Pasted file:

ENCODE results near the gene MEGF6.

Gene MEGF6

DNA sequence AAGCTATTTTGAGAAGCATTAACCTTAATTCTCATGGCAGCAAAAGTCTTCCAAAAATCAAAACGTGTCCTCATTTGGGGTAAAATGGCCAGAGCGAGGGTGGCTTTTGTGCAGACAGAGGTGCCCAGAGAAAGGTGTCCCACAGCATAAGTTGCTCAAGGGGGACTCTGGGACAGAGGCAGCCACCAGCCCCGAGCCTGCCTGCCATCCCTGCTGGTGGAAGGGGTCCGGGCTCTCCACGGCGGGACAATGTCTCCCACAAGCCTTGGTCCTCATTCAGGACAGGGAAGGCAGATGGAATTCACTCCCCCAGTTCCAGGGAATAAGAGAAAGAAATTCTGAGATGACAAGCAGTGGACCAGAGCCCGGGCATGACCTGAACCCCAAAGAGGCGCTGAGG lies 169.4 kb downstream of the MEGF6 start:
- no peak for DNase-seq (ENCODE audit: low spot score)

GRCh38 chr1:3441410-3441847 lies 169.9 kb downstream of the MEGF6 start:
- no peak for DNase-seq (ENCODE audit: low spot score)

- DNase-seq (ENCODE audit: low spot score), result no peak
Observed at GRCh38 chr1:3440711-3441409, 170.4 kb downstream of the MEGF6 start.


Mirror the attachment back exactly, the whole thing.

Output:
ENCODE results near the gene MEGF6.

Gene MEGF6

DNA sequence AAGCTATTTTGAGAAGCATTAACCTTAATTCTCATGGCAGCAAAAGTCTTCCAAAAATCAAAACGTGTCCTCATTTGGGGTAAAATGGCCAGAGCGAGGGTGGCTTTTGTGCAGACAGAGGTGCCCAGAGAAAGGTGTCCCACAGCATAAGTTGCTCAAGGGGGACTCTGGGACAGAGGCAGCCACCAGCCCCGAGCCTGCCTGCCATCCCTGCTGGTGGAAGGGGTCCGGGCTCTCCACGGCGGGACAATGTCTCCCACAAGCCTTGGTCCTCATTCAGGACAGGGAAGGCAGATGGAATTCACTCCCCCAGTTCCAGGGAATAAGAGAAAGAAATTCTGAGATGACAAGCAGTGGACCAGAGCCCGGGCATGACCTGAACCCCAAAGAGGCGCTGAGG lies 169.4 kb downstream of the MEGF6 start:
- no peak for DNase-seq (ENCODE audit: low spot score)

GRCh38 chr1:3441410-3441847 lies 169.9 kb downstream of the MEGF6 start:
- no peak for DNase-seq (ENCODE audit: low spot score)

- DNase-seq (ENCODE audit: low spot score), result no peak
Observed at GRCh38 chr1:3440711-3441409, 170.4 kb downstream of the MEGF6 start.